Dissecting the nonlinear response of maize yield to high temperature stress with model-data integration

Peng Zhu, Qianlai Zhuang, Sotirios V. Archontoulis, Carl Bernacchi, Christoph Müller

Research output: Contribution to journalArticle


Evidence suggests that global maize yield declines with a warming climate, particularly with extreme heat events. However, the degree to which important maize processes such as biomass growth rate, growing season length (GSL) and grain formation are impacted by an increase in temperature is uncertain. Such knowledge is necessary to understand yield responses and develop crop adaptation strategies under warmer climate. Here crop models, satellite observations, survey, and field data were integrated to investigate how high temperature stress influences maize yield in the U.S. Midwest. We showed that both observational evidence and crop model ensemble mean (MEM) suggests the nonlinear sensitivity in yield was driven by the intensified sensitivity of harvest index (HI), but MEM underestimated the warming effects through HI and overstated the effects through GSL. Further analysis showed that the intensified sensitivity in HI mainly results from a greater sensitivity of yield to high temperature stress during the grain filling period, which explained more than half of the yield reduction. When warming effects were decomposed into direct heat stress and indirect water stress (WS), observational data suggest that yield is more reduced by direct heat stress (−4.6 ± 1.0%/°C) than by WS (−1.7 ± 0.65%/°C), whereas MEM gives opposite results. This discrepancy implies that yield reduction by heat stress is underestimated, whereas the yield benefit of increasing atmospheric CO2might be overestimated in crop models, because elevated CO2 brings yield benefit through water conservation effect but produces limited benefit over heat stress. Our analysis through integrating data and crop models suggests that future adaptation strategies should be targeted at the heat stress during grain formation and changes in agricultural management need to be better accounted for to adequately estimate the effects of heat stress.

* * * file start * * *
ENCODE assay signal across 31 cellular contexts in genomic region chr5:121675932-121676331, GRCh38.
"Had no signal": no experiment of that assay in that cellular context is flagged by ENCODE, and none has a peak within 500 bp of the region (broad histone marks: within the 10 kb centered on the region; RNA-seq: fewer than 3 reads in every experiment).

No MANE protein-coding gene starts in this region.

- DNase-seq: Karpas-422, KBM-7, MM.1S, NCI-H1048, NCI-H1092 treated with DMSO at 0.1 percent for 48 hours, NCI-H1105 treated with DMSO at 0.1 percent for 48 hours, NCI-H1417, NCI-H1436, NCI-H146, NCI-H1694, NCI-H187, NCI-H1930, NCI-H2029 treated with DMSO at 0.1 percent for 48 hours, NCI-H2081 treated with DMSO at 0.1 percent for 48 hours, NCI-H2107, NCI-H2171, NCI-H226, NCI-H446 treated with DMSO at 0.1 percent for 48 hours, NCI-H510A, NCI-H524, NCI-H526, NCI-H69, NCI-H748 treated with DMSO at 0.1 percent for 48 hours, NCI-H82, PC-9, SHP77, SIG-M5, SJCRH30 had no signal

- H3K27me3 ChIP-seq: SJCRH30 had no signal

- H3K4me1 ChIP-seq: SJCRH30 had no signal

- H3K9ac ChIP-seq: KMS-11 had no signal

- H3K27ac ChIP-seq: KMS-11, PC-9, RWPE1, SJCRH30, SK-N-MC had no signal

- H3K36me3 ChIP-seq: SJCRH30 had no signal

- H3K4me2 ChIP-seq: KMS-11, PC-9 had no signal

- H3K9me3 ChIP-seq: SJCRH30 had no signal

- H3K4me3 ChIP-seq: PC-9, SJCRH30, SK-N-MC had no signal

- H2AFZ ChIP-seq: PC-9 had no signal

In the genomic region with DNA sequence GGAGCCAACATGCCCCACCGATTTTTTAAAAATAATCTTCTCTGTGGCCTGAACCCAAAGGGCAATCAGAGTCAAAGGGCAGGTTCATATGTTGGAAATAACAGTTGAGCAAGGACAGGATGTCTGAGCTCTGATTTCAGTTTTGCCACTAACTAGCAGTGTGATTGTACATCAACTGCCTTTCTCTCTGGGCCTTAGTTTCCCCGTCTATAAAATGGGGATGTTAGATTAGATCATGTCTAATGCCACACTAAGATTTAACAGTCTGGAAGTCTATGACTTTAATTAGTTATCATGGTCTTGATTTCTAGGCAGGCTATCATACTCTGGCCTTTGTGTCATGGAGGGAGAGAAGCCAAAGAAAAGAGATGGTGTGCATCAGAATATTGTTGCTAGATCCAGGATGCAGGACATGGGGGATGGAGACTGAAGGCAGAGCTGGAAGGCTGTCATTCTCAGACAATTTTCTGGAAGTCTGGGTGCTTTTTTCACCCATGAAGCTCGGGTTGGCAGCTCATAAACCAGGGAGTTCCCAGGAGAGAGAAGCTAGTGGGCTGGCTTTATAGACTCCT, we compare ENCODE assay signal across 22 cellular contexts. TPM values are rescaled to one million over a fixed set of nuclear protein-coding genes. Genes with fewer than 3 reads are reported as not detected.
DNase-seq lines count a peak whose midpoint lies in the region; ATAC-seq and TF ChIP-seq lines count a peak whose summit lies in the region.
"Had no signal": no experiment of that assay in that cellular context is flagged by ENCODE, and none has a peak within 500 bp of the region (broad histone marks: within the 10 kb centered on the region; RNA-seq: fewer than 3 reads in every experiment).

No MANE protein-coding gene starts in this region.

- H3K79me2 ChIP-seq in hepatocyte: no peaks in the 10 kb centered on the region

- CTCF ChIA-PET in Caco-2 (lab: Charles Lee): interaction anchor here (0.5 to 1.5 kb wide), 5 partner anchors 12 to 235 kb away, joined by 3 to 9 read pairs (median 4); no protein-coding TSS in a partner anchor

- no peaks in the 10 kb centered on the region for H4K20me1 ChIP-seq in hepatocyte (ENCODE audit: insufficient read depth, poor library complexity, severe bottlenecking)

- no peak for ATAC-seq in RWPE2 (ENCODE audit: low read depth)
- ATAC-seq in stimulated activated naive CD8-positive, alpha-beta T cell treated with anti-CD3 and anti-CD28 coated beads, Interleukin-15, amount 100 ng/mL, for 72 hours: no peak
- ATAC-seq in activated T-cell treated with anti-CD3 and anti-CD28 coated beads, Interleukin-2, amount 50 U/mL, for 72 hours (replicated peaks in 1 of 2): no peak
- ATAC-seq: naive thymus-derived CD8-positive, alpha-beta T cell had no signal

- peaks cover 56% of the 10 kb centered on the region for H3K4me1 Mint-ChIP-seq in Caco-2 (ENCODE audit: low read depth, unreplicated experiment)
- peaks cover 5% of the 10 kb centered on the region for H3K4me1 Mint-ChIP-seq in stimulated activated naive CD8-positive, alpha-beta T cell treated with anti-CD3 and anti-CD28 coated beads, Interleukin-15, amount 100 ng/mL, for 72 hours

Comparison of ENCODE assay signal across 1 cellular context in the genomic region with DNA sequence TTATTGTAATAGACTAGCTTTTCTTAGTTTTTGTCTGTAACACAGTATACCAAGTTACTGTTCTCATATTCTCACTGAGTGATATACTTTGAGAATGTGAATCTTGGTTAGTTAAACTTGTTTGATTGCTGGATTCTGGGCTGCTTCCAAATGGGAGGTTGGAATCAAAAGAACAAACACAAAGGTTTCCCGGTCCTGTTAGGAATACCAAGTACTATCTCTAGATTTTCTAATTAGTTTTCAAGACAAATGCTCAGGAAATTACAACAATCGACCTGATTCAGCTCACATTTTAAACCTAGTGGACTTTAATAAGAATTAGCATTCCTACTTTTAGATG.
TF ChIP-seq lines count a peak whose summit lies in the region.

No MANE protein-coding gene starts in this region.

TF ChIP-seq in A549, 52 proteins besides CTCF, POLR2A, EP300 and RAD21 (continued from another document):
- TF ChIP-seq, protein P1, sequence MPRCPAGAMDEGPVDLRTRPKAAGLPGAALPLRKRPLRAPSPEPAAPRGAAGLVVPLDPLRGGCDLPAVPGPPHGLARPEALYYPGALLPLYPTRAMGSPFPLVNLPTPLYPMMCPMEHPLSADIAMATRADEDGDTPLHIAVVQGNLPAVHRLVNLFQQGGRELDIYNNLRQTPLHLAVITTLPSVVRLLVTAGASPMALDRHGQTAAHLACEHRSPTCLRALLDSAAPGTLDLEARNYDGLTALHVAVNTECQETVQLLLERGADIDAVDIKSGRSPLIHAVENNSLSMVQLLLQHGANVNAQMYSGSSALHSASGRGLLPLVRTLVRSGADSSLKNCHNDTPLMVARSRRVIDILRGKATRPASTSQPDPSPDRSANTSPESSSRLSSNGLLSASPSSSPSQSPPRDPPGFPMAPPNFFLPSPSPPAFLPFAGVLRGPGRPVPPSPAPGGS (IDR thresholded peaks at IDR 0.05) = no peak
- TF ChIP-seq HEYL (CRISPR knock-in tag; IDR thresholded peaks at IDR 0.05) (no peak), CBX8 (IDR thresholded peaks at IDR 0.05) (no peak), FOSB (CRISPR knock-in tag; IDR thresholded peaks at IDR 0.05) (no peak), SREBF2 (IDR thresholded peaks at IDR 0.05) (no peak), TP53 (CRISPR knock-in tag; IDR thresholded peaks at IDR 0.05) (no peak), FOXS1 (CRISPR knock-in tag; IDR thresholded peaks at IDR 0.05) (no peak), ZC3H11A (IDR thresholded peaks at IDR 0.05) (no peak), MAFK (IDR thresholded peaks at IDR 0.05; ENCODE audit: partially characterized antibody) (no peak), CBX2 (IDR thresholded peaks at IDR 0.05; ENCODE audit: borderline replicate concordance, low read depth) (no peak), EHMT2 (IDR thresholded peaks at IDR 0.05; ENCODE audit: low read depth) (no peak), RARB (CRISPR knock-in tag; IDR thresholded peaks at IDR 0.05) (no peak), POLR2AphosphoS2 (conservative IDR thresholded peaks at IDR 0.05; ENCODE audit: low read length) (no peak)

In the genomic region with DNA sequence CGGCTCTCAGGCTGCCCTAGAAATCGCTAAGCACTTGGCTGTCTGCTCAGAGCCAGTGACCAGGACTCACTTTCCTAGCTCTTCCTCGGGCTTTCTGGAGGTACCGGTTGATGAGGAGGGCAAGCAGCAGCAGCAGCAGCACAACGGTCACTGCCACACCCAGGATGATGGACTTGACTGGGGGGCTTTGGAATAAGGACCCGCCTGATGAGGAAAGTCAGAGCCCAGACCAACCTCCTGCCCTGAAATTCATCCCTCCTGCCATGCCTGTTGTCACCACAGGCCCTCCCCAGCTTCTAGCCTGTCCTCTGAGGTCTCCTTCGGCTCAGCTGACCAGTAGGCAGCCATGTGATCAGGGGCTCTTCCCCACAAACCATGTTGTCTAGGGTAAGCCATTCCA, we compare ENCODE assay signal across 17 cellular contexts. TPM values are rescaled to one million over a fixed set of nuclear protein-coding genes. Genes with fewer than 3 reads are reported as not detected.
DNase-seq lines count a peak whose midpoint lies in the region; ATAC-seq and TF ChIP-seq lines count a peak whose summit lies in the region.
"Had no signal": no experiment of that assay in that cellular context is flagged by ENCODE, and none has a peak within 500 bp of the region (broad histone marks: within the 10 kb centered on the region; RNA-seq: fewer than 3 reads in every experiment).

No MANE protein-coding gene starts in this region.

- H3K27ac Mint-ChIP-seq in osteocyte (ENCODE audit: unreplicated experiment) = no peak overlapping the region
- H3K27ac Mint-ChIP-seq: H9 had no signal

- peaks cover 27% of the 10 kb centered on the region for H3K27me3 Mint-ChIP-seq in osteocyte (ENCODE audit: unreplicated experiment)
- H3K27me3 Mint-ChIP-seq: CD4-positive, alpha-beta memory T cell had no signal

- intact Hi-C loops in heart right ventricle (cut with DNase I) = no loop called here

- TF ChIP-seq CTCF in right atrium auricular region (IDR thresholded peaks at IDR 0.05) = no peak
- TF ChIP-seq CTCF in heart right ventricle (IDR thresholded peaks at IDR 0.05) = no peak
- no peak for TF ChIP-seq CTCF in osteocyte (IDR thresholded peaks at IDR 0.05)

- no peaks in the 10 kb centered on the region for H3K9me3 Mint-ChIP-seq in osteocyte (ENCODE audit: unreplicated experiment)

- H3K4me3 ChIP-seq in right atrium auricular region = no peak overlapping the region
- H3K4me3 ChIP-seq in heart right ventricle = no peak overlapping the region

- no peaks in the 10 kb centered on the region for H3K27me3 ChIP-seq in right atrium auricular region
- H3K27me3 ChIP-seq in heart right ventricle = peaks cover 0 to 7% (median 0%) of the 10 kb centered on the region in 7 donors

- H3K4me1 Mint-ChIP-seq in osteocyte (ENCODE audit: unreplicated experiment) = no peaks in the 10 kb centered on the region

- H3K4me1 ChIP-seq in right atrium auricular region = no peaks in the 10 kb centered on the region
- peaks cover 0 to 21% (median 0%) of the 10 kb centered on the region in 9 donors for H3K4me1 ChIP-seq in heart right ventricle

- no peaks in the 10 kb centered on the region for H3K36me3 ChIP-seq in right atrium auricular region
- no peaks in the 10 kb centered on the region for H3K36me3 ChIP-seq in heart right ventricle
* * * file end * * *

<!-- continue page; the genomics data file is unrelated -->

Original languageEnglish (US)
Pages (from-to)2470-2484
Number of pages15
JournalGlobal change biology
Issue number7
StatePublished - Jul 2019


  • crop model
  • crop phenological stages
  • harvest index
  • high temperature stress
  • satellite observations
  • water stress

ASJC Scopus subject areas

  • Global and Planetary Change
  • Environmental Chemistry
  • Ecology
  • Environmental Science(all)

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